What is a Rule?

Grakn is capable of reasoning over data via pre-defined rules. Graql rules look for a given pattern in the dataset and when found, create the given queryable relationship. Automated reasoning provided by rules is performed at query (run) time. Rules not only allow shortening and simplifying commonly-used queries but also enable knowledge discovery and implementation of business logic at the database level.

When you query the knowledge graph for certain information, Grakn returns a complete set of answers. These answers contain explicit matches as well as implicit ones that have been inferred by the rules included in the schema.

In this section, we learn more about how rules are constructed and how they are meant to be used.

Define a Rule

Defining a Graql rule begins with a given label followed by sub rule, the when body as the condition, and the then body as the conclusion.

define

rule-label sub rule,
  when {
    ## the condition
  } then {
    ## the conclusion
  };

Let’s look an example.

[tab:Graql] ```lang-graql define people-with-same-parents-are-siblings sub rule, when { (mother: $m, $x) isa parentship; (mother: $m, $y) isa parentship; (father: $f, $x) isa parentship; (father: $f, $y) isa parentship; $x != $y; } then { ($x, $y) isa siblings; }; ``` [tab:end] [tab:Java] ```lang-java DefineQuery query = Graql.define( label("people-with-same-parents-are-siblings").sub("rule").when( var().isa("parentship").rel("mother", "m").rel("x").and( var().isa("parentship").rel("mother", "m").rel("y")).and( var().isa("parentship").rel("father", "f").rel("x")).and( var().isa("parentship").rel("father", "f").rel("y")).and( var("x").neq(var("y"))) ).then( var().isa("siblings").rel("x").rel("y") ) ); query.withTx(transaction).execute(); transaction.commit(); ``` [tab:end] [tab:Javascript] ```lang-javascript await transaction.query("define people-with-same-parents-are-siblings sub rule, when { (mother: $m, $x) isa parentship; (mother: $m, $y) isa parentship; (father: $f, $x) isa parentship; (father: $f, $y) isa parentship; $x != $y; } then { ($x, $y) isa siblings; };"); await transaction.commit(); ``` [tab:end] [tab:Python] ```lang-python transaction.query("define people-with-same-parents-are-siblings sub rule, when { (mother: $m, $x) isa parentship; (mother: $m, $y) isa parentship; (father: $f, $x) isa parentship; (father: $f, $y) isa parentship; $x != $y; } then { ($x, $y) isa siblings; };") transaction.commit() ``` [tab:end]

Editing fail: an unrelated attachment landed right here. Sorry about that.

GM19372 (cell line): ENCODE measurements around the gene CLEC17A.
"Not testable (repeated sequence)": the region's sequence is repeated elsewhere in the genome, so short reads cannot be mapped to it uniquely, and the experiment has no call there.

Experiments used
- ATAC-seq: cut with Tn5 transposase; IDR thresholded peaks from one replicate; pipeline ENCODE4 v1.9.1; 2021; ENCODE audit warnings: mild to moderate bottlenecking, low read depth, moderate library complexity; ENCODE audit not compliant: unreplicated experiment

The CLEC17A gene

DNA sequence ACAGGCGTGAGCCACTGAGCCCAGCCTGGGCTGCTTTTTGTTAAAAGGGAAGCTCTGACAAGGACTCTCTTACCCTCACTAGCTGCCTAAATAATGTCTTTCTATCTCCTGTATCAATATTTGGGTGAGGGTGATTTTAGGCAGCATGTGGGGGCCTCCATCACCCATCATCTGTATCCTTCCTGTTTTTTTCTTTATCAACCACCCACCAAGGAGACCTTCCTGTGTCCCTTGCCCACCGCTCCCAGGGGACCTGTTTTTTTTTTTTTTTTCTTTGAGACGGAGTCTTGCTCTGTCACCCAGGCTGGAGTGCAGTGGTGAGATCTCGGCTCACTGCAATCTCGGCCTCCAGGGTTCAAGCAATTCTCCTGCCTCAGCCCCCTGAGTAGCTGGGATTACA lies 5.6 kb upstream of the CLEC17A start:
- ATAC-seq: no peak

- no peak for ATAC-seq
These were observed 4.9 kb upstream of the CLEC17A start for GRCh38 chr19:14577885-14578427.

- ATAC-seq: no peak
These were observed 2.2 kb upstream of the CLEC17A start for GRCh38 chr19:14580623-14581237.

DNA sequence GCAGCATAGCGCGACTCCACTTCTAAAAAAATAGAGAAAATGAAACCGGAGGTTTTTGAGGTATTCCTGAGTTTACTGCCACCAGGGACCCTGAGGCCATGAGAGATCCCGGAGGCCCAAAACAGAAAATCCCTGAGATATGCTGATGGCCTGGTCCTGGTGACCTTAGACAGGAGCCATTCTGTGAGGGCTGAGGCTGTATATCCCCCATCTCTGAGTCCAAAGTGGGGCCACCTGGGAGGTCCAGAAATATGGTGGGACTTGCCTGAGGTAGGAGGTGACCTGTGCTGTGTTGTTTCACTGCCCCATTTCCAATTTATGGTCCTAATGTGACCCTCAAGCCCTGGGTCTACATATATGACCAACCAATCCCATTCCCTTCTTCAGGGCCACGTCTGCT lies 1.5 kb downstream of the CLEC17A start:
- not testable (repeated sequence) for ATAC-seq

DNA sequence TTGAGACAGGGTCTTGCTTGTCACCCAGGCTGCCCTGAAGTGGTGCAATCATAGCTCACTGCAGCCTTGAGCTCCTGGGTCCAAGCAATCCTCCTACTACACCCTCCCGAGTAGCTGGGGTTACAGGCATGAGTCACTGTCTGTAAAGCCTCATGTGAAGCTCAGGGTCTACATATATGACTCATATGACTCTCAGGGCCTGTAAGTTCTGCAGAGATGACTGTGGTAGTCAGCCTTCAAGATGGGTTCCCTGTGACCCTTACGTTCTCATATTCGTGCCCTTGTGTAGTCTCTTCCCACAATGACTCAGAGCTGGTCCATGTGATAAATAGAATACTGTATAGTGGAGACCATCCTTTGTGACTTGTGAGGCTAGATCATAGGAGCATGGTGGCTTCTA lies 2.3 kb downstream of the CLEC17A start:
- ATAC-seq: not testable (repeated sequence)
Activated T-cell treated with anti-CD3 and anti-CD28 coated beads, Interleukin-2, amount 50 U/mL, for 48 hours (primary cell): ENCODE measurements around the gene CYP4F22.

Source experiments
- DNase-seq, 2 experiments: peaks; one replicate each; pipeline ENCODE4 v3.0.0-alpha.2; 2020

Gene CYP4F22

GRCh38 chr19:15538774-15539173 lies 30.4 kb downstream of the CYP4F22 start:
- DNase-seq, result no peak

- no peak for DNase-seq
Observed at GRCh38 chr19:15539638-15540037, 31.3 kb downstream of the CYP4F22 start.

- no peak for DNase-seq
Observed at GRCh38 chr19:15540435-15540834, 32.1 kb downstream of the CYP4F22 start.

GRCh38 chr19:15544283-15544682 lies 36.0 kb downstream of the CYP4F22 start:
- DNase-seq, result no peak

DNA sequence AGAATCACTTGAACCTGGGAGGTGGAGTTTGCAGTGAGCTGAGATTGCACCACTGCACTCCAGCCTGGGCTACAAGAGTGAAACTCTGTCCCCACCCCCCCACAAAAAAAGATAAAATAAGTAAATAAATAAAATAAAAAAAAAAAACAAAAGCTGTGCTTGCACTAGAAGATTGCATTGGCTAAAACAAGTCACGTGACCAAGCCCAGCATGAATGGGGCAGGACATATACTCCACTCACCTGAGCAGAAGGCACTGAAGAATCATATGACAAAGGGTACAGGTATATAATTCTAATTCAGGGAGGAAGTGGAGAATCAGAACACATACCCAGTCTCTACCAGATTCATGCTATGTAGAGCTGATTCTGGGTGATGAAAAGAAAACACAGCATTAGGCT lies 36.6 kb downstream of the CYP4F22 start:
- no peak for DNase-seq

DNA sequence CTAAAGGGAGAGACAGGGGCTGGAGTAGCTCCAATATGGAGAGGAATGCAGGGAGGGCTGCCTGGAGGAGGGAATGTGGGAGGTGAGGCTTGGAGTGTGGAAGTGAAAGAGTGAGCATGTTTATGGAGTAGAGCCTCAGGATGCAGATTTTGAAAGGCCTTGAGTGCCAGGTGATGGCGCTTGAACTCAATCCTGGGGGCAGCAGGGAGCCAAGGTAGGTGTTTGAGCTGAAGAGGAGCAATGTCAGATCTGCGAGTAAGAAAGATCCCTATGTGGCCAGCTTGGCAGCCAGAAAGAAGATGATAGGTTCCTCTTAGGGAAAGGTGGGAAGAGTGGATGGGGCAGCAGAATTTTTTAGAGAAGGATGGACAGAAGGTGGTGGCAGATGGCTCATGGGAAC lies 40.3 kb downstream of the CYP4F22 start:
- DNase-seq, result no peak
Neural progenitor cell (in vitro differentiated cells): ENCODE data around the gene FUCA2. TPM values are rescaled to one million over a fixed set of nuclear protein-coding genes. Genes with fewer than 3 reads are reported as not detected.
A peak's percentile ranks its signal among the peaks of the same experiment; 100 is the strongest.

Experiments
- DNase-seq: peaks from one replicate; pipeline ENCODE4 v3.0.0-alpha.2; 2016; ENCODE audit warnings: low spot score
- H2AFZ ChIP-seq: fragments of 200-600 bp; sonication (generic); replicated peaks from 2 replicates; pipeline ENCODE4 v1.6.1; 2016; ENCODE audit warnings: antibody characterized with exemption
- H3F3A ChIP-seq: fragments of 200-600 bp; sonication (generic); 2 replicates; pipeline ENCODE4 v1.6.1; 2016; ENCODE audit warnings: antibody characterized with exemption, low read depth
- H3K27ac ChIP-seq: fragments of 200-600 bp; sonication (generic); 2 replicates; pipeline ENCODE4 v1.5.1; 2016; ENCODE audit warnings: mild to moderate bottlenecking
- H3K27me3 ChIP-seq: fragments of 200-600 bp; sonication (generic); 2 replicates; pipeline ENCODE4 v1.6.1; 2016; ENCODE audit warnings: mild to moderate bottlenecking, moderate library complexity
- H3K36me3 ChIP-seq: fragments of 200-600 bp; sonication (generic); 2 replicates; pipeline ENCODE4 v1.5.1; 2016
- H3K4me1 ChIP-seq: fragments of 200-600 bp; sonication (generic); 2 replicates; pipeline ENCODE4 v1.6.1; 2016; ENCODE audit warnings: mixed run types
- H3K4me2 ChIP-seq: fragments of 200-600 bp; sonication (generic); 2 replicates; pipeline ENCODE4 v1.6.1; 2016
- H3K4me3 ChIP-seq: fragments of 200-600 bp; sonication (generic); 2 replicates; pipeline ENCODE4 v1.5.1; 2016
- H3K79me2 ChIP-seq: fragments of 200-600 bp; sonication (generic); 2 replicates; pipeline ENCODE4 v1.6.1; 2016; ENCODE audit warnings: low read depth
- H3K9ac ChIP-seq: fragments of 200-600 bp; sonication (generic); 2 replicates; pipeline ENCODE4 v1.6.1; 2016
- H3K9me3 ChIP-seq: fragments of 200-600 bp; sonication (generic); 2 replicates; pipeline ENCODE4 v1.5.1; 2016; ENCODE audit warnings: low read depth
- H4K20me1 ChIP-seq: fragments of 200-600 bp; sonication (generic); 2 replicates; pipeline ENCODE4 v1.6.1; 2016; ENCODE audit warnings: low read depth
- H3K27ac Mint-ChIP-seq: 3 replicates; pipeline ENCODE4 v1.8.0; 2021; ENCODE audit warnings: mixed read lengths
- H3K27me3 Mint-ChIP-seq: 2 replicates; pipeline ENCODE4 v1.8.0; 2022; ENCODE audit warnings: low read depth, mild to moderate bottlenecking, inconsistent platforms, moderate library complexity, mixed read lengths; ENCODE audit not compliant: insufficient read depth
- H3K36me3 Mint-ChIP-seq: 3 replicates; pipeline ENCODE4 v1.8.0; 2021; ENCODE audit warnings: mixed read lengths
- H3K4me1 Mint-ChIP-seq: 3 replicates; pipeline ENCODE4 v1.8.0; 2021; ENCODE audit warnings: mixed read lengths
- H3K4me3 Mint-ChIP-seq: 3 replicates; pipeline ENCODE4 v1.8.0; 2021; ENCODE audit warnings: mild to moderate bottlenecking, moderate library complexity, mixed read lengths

The Graql rule above is telling Grakn the following:

when
there are two different people ($x and $y) who have the same mother $m and the same father $f,
then
those people ($x and $y) must be siblings.

If you find the Graql code above unfamiliar, don’t be concerned. We soon learn about using Graql to describe patterns.

In this example, siblings data is not explicitly stored anywhere in the knowledge graph. But by having included this rule in the schema, we can always know who the siblings are and use the siblings relationship in our queries.

The Underlying Logic

Under the hood, rules are restricted to be definite Horn Clauses. In simple terms, the Graql statements placed in the when body form one single condition where all statements must be true for the rule to apply. The then body, on the other hand, is restricted to contain one single statement only.

To simplify this logic even further, you can think of the siblings example in form of an if statement like so:

if (is-m-mother-of-x && is-m-mother-of-y && is-f-father-of-x && is-f-father-of-y && is-x-different-to-y) {
    are-x-and-y-siblings = true;
    // any more assignments break the rule!
}
[Advanced Topic] Rules as Horn Clauses can be defined either in terms of a disjunction with at most one unnegated atom or an implication with the consequent consisting of a single atom. Atoms are considered atomic first-order predicates - ones that cannot be decomposed to simpler constructs. In our system, we define both the head and the body of rules as Graql patterns. Consequently, the rules are statements of the form: ``` q1 ∧ q2 ∧ ... ∧ qn → p ``` where `q`s and the `p` are atoms that each correspond to a single Graql statement. The “when” of the statement (antecedent) then corresponds to the rule body with the “then” (consequent) corresponding to the rule head. The implication form of Horn clauses aligns more naturally with Graql semantics as we define the rules in terms of the “when” and “then” blocks which directly correspond to the antecedent and consequent of the implication respectively.

What goes in the then body

The following are the types of one single statement that can be set as the conclusion of a rule in the then body:

  • setting the type. Example: $x isa person;,
  • assigning an explicit value to an attribute. Example: $x has flag "incomplete";, or
  • inserting a relationship. Example: ($x, $y) isa siblings;.

Deleting Rules

Rules like any other concept types can be undefined. To do so, we use the undefine keyword.

Summary

Rules are a powerful tool that reason over the explicitly stored data and produce and store implicit knowledge at run-time.

In the next section, we learn how to perform read and write instructions over a knowledge graph that is represented by a schema.